Thanks to our European man Friday ‘STB’ we have already had sight of ‘the Motor Cycle‘ report on the 1927 ISDT. Luckily a copy of ‘Motor Cycling‘ of the 24th August 1927 turned up on eBay recently promising a full report on the ISDT of that year which was subsequently obtained and the relevant article is reproduced here. The issue was also stuffed full of trade adverts connected to the event which we have provided a few but will get around to scanning them all to be posted later.

image - cover of Motor Cycling 24 August 1927 ISDT 1927

image – cover of Motor Cycling 24 August 1927 ISDT 1927

The ‘Motor Cycling‘ editorial is reproduced below, which whilst noting the success of the event, in particular the British Silver Vase ‘B’ Team who ended up winners and the first and only team of women to win the Vase pointed out some shortcomings in the organisation.


THE International Six Day Trial, just concluded in Lakeland, has provided another victory for British machines. That was by no means unexpected, but, as a study of our report of the trial will show, it was thoroughly complete and convincing and by no means a mere “win on points.” It is further to be noted that the foreign team who were the runners-up for the International Vase – beating the English “A” team were mounted on British machines. Throughout the trial the riding of the Continental competitors earned high praise, and it may therefore be inferred that the British triumph is due to the excellence of the motorcycles produced by this country and not merely to the ability of our rider. We find, however, even greater cause for satisfaction in the achievement of the English ladies’ team in winning the International Vase That its members should have beaten their male opponents in a trial of this nature, over a course that was in portions, quite severe, speaks volumes for their skill and for the modern motorcycle, and the result of last week’s  contest will, we believe, do much to further the popularity of motorcycling amongst women.

To the visitors from abroad, and to the manufacturers of their machines, we can also offer our congratulations. They put up a spirited showing, and the Swedish team, in particular, was at one period distinctly menacing. We express the feelings of the whole of the British motorcycling world when we say that we look forward to seeIng an even stronger contingent from the Continent in next year’s International trial. In the past, after an important event organised by the Auto-Cycle Union, It has almost invariably been our happy duty to felicitate that body on its arrangements. Unfortunately, in the present instance , that impossible; on the contrary, we consider that the organization of the International Six Days’ was open to not a little criticism. It very largely failed both as regards planning and administration; the trial was not well conceived, nor was the conception carried out In a satisfactory manner. The selection of the routes can hardly be considered as fortunate ; the trial showed an extraordinary lack of balance , the serious work being almost entirely concentrated into Friday afternoon and Saturday morning. That was particularly unsatisfactory from the point of vIew of would-be spectators, and it may also be added that very little was done to acquaint the public of the fact that such an important and interesting event was being held.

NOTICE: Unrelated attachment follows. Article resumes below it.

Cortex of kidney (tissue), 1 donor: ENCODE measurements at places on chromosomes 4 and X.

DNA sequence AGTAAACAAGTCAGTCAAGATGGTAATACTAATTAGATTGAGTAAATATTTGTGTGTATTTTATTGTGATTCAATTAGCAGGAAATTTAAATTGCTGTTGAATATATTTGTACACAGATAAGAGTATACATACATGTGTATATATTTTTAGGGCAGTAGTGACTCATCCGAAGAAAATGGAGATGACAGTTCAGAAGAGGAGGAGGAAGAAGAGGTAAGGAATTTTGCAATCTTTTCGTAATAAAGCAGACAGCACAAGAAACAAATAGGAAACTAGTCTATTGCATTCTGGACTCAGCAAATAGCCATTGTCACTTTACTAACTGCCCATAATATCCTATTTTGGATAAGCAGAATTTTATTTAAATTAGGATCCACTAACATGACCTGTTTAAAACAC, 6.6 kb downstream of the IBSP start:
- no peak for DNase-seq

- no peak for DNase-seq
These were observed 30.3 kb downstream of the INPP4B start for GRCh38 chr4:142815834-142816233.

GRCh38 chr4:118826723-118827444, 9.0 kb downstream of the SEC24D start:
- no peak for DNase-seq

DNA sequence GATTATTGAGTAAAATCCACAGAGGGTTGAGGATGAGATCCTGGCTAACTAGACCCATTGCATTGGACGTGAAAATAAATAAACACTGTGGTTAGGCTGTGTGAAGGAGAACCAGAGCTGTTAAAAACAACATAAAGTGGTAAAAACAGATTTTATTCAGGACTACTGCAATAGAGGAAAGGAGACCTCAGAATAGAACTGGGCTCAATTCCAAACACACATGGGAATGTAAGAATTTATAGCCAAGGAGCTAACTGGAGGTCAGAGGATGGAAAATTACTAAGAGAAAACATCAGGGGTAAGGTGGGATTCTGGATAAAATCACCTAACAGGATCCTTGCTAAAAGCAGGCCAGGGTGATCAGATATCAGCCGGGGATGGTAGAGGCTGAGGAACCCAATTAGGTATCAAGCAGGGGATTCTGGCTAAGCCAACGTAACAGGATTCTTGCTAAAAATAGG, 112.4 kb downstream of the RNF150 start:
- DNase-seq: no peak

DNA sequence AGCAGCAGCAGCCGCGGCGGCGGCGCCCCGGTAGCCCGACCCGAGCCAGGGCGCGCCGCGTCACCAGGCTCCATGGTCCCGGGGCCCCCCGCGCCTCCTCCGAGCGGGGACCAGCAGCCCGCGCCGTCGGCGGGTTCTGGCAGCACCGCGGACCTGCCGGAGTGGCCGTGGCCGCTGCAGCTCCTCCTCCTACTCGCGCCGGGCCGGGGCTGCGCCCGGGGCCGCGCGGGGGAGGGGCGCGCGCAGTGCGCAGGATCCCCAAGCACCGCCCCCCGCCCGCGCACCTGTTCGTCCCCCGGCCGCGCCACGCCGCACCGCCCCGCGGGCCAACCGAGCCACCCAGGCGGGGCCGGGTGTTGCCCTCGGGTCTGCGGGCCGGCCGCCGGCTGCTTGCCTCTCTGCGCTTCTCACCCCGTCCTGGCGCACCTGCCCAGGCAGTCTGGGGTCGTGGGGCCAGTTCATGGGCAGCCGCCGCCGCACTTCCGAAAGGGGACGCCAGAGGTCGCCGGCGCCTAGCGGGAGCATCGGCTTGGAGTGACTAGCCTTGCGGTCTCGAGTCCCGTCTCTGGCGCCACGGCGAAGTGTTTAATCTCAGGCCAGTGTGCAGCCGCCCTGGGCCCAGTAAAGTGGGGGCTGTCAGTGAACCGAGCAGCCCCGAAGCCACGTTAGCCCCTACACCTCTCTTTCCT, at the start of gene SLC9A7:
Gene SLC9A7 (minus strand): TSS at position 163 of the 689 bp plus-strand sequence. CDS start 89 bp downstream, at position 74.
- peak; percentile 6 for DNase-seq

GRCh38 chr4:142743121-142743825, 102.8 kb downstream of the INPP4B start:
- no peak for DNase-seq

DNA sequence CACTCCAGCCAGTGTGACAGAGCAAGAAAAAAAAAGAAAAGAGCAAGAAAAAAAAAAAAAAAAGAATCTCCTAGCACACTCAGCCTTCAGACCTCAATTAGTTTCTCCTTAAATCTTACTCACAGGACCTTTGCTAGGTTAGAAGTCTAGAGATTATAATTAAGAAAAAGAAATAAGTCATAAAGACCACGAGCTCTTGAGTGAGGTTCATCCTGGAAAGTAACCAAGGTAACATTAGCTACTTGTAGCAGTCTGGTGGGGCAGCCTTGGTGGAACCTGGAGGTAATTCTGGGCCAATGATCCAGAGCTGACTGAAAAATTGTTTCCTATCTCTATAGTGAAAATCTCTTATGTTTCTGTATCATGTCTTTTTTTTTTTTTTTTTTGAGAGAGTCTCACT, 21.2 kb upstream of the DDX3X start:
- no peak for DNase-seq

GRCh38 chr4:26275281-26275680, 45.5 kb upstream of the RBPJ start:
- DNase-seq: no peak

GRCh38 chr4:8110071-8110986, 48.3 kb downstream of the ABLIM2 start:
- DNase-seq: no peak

The trial also partook too much of a test of time-keeping – a most undesirable thing in an event of this kind – whilst the number of protests at the conclusion of the trial indicated a certain slackness in the administration, as did the numerous unofficial complaints that were heard from competitors. It was singularly unfortunate that the A.-C.U. should have selected the International Six Days’, of all events in the year, for the perpetration of a series of faux pas.”
View a copy of the report of the event can be read here courtesy of our issue.com library